I don’t know if it’s a big coincidence or what, today is Valentine’s Day, and yesterday there was quite the controversy in the card blog-o-sphere. Basically, this dealt with responses to a blog post – which I refuse to call an “article” – was written on a Chicago Blog (one affiliated with the Sun-Times). The blogger’s basic premise was to attack Topps and their exclusion of the name “Pete Rose” from the back of cards. Whereas the card back for Alex Rodriguez says he’s 115 homers away from passing Barry Bonds, Derek Jeter’s card back says he’s 952 hits away from “the all-time record”.
Jay Bee Anama, who so graciously runs the Sports Card Blogroll, has a good post summarizing the issue. I posted on his and a few other sites, and just figured throwing my thoughts out there was worth a blog post today. So here’s those said “thoughts” on this issue.
- To say the blog post isn’t researched well would be like saying it’s cold and windy in Chicago in February. I cringe saying the word researched, too. It’s not really research, it’s more that it’s clear this guy doesn’t understand business. At least not this business. Topps paid MLB for the right to produce cards. Not only that, they paid MLB for an exclusive right to produce cards with logos and in-game photos. MLB is the only entity that can grant that right. They have almost all the power in this relationship. To assert that Topps is the one making this decision just doesn’t make common sense. But it’s beyond that – both Topps and Major League Baseball have said it was MLB’s decision to keep Rose’s name. So, like it or not – it’s not something to blame Topps.
- So it’s clearly MLB’s decision (and if you want – “fault”) that Rose’s name isn’t on the back of the cards. That’s their right, but I wish they wouldn’t have made that decision. They are fine putting Rose’s name and statistics on their website, as I think they should be. He played the game and got 4,256 hits – they acknowledge the record. Associating his name to the record (that MLB acknowledges he holds) on the back of a card isn’t the same as printing cards of him. I wish they had just let Topps do this as part of their plan.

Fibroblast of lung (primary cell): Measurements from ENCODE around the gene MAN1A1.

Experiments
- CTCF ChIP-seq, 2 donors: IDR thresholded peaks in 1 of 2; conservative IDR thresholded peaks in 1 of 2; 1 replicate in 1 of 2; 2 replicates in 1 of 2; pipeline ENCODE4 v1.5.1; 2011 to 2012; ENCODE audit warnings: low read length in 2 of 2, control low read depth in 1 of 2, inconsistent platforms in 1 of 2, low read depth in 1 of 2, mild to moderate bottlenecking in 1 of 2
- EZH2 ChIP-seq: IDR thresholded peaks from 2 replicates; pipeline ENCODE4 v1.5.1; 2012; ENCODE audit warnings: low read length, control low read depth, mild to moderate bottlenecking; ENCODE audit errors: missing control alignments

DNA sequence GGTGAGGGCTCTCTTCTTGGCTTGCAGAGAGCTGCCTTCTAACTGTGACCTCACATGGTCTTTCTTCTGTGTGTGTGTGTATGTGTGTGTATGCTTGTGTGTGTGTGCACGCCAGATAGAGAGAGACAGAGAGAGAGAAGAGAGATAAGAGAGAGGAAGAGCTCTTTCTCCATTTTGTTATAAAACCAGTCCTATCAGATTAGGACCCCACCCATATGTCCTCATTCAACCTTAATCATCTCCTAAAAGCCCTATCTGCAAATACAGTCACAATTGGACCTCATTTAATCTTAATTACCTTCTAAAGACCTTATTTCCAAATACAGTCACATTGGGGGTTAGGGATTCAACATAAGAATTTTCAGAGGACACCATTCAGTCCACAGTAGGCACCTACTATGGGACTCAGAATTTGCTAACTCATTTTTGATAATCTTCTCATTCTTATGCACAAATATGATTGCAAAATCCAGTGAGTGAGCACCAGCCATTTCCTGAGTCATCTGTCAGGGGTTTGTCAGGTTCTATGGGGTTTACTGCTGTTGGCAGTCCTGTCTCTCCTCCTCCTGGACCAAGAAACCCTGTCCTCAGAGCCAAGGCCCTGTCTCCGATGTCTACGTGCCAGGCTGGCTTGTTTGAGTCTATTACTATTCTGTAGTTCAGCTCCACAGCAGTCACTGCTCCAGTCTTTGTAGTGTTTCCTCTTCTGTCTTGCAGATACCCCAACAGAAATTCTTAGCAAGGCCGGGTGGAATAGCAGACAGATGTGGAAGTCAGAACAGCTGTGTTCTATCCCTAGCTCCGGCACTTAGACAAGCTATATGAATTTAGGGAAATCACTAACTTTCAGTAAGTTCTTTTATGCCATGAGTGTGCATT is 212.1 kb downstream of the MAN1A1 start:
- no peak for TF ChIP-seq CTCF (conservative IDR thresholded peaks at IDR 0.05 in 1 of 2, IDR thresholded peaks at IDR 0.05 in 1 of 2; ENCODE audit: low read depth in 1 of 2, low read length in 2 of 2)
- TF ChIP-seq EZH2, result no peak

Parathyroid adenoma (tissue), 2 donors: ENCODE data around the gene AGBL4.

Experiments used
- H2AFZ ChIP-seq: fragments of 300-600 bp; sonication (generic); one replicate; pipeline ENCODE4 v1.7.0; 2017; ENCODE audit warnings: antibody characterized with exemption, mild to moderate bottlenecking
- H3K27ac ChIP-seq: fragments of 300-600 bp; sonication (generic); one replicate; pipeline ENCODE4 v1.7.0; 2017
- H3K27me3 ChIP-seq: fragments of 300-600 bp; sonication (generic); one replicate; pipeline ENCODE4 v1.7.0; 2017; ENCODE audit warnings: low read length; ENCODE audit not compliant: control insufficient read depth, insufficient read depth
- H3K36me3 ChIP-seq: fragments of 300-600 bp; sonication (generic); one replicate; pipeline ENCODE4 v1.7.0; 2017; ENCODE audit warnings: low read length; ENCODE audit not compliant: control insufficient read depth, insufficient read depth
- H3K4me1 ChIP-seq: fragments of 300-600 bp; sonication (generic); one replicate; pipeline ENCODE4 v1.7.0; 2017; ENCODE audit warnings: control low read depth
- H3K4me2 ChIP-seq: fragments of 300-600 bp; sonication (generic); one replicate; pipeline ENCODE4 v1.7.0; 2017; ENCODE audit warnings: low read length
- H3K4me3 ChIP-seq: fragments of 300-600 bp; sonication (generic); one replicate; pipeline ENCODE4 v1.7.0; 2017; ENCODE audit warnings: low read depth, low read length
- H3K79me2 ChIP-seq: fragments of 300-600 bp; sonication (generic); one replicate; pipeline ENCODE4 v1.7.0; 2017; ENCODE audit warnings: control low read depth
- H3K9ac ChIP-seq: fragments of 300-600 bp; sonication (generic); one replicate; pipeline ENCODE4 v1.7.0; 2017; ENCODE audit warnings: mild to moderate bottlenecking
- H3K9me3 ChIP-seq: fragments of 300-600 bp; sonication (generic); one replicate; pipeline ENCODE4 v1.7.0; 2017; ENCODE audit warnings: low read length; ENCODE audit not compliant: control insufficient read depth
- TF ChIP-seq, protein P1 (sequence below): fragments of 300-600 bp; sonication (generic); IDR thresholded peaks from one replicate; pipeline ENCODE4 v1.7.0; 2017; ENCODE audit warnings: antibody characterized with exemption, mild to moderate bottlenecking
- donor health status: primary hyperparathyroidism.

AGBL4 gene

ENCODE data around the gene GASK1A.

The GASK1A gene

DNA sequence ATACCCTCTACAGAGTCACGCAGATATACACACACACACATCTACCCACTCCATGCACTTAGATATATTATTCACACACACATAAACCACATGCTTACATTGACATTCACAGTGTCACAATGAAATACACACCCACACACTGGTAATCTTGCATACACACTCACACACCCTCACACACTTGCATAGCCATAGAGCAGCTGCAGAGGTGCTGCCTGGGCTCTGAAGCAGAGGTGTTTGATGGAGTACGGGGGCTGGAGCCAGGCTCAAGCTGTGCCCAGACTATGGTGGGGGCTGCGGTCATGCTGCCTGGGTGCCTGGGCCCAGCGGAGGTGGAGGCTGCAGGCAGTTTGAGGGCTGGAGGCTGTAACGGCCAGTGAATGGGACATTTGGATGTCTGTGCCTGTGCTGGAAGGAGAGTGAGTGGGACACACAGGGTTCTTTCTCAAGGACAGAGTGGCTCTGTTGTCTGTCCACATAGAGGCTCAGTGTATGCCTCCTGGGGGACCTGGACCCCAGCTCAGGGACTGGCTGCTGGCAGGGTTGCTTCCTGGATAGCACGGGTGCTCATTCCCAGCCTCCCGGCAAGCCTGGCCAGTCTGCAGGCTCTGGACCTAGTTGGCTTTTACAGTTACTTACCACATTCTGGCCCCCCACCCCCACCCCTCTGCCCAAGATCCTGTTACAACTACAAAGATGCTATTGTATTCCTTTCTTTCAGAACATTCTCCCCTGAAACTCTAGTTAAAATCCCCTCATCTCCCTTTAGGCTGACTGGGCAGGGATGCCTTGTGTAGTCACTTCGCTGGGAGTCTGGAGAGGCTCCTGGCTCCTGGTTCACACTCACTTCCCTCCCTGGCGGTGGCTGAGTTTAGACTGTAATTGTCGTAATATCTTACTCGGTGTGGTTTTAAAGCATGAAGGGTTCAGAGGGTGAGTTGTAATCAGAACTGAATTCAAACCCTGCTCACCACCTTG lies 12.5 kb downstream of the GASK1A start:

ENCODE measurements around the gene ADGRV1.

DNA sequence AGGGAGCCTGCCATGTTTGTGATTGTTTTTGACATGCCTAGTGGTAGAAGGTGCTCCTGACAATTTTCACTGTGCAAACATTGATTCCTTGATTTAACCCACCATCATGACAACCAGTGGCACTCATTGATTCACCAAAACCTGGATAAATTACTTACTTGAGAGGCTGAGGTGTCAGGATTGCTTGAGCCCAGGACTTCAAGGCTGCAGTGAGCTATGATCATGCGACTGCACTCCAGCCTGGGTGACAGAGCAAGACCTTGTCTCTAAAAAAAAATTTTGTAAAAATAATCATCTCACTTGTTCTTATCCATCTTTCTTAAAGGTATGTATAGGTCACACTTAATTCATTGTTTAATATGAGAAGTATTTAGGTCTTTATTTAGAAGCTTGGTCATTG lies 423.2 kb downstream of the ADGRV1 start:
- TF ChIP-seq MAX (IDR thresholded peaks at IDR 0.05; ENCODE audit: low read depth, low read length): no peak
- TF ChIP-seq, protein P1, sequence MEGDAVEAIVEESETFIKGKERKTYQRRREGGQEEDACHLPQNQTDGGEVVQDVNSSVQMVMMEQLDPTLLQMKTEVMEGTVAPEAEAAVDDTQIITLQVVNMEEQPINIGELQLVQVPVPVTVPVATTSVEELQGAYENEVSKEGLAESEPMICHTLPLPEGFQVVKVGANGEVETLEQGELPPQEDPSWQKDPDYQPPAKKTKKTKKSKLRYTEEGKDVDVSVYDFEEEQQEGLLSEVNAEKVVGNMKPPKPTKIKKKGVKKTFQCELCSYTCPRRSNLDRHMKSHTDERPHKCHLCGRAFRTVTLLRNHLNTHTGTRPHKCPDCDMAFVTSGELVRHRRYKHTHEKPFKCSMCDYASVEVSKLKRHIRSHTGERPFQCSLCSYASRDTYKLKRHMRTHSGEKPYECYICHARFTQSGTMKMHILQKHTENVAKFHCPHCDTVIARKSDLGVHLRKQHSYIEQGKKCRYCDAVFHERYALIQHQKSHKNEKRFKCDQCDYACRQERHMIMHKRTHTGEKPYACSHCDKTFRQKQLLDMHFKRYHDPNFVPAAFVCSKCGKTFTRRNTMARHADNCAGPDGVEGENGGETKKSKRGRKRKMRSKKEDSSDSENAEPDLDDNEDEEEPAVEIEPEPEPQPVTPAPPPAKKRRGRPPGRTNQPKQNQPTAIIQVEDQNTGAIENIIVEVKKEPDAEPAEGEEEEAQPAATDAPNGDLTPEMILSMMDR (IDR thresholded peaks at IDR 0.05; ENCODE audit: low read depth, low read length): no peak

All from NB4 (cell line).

- All that said – I do think the way the chase thing is done on the back of the cards is kind of hokey. There are really just 2 players who I think it’s even relevant for – Jeter for the hits record, and A-Rod for the home run record (a third could be Jim Thome). Those are the only players who are close enough to the record holder for such a comparison to be meaningful. It would seem to make more sense to say “Albert Pujols is 25 homers away from 500” or “Roy Halladay is 1 win away from 200” as opposed to comparing them to records they are either still far a way from (Pujols) or will never break (Halladay).
- Topps could have avoided this negative publicity by just not putting hits on the back of the card as one of the records. That wouldn’t have caused near the sh*t storm where CBS, Fox Sports and other media outlets are erroneously reporting that Topps “stripped Rose of the hit record”.
- Finally, I find it very interesting that Topps inserted a buyback card of Pete Rose into Heritage last year. See the card pic above (this was on eBay last year for a BIN of $2 grand). Buybacks are different from printing a new card, but the MLB spokesman did say “Rose can’t be included in a licensed product” – yet he technically was in 2012 Heritage. I wonder if that’s an oversight on Topps, or just semantics and MLB was OK with the idea.
The CEO of Topps also stepped down today – so it certainly wasn’t all “Rose-y” for Topps on Valentine’s Day 2013…